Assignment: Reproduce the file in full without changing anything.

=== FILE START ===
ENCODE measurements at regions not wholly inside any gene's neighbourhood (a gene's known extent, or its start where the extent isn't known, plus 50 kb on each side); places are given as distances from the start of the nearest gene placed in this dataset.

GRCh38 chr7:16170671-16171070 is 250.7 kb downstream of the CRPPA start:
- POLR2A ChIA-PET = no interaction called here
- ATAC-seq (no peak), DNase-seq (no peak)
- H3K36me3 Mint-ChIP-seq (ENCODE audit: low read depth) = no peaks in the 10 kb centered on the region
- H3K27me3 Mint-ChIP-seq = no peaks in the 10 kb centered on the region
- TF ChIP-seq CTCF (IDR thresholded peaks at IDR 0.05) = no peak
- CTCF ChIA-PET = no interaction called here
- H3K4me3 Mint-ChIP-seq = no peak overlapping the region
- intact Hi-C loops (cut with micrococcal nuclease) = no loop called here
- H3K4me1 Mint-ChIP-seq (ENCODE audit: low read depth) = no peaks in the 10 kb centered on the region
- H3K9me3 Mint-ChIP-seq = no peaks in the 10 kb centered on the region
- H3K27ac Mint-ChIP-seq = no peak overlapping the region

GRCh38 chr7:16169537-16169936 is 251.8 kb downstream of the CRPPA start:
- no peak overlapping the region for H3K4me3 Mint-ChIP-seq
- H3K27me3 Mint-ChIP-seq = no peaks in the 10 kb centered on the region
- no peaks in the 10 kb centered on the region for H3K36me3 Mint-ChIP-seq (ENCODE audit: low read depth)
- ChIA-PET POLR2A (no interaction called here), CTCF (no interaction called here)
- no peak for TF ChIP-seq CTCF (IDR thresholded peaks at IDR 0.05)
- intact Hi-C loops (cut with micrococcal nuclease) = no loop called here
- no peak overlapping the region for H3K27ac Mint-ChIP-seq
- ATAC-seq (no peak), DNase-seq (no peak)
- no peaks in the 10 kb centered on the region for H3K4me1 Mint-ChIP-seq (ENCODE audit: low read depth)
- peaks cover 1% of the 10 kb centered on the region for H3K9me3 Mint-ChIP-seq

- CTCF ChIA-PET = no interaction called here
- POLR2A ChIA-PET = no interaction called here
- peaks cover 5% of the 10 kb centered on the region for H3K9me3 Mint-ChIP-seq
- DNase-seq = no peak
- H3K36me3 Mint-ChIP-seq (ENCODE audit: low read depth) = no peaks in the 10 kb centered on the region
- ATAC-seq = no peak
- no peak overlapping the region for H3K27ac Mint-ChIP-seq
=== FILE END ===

ENCODE measurements at regions not wholly inside any gene's neighbourhood (a gene's known extent, or its start where the extent isn't known, plus 50 kb on each side); places are given as distances from the start of the nearest gene placed in this dataset.

GRCh38 chr7:16170671-16171070 is 250.7 kb downstream of the CRPPA start:
- POLR2A ChIA-PET = no interaction called here
- ATAC-seq (no peak), DNase-seq (no peak)
- H3K36me3 Mint-ChIP-seq (ENCODE audit: low read depth) = no peaks in the 10 kb centered on the region
- H3K27me3 Mint-ChIP-seq = no peaks in the 10 kb centered on the region
- TF ChIP-seq CTCF (IDR thresholded peaks at IDR 0.05) = no peak
- CTCF ChIA-PET = no interaction called here
- H3K4me3 Mint-ChIP-seq = no peak overlapping the region
- intact Hi-C loops (cut with micrococcal nuclease) = no loop called here
- H3K4me1 Mint-ChIP-seq (ENCODE audit: low read depth) = no peaks in the 10 kb centered on the region
- H3K9me3 Mint-ChIP-seq = no peaks in the 10 kb centered on the region
- H3K27ac Mint-ChIP-seq = no peak overlapping the region

GRCh38 chr7:16169537-16169936 is 251.8 kb downstream of the CRPPA start:
- no peak overlapping the region for H3K4me3 Mint-ChIP-seq
- H3K27me3 Mint-ChIP-seq = no peaks in the 10 kb centered on the region
- no peaks in the 10 kb centered on the region for H3K36me3 Mint-ChIP-seq (ENCODE audit: low read depth)
- ChIA-PET POLR2A (no interaction called here), CTCF (no interaction called here)
- no peak for TF ChIP-seq CTCF (IDR thresholded peaks at IDR 0.05)
- intact Hi-C loops (cut with micrococcal nuclease) = no loop called here
- no peak overlapping the region for H3K27ac Mint-ChIP-seq
- ATAC-seq (no peak), DNase-seq (no peak)
- no peaks in the 10 kb centered on the region for H3K4me1 Mint-ChIP-seq (ENCODE audit: low read depth)
- peaks cover 1% of the 10 kb centered on the region for H3K9me3 Mint-ChIP-seq

- CTCF ChIA-PET = no interaction called here
- POLR2A ChIA-PET = no interaction called here
- peaks cover 5% of the 10 kb centered on the region for H3K9me3 Mint-ChIP-seq
- DNase-seq = no peak
- H3K36me3 Mint-ChIP-seq (ENCODE audit: low read depth) = no peaks in the 10 kb centered on the region
- ATAC-seq = no peak
- no peak overlapping the region for H3K27ac Mint-ChIP-seq